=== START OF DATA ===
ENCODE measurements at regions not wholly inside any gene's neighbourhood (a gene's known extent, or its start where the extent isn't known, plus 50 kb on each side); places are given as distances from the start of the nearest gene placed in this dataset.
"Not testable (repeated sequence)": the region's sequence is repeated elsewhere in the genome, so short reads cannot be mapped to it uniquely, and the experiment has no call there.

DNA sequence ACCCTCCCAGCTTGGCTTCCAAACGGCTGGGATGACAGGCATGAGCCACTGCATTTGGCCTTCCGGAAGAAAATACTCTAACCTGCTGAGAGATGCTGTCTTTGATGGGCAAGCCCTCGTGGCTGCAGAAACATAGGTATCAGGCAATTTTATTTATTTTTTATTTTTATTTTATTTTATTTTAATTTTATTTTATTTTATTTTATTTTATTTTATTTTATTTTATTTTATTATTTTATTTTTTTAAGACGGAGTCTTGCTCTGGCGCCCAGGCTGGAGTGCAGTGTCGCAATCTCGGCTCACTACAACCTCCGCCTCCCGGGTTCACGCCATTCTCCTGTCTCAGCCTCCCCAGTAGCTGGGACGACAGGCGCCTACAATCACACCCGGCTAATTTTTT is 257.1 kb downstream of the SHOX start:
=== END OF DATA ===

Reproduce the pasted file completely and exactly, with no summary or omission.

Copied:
ENCODE measurements at regions not wholly inside any gene's neighbourhood (a gene's known extent, or its start where the extent isn't known, plus 50 kb on each side); places are given as distances from the start of the nearest gene placed in this dataset.
"Not testable (repeated sequence)": the region's sequence is repeated elsewhere in the genome, so short reads cannot be mapped to it uniquely, and the experiment has no call there.

DNA sequence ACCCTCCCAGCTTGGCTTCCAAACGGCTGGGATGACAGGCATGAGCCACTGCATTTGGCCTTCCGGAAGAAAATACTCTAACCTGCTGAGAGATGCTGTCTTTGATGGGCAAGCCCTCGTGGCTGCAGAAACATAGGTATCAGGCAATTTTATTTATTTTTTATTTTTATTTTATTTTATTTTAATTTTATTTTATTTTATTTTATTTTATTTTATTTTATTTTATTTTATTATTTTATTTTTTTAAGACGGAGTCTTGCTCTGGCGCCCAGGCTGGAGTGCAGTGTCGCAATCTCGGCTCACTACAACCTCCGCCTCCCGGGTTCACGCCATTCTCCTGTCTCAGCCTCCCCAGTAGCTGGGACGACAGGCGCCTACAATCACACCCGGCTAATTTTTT is 257.1 kb downstream of the SHOX start: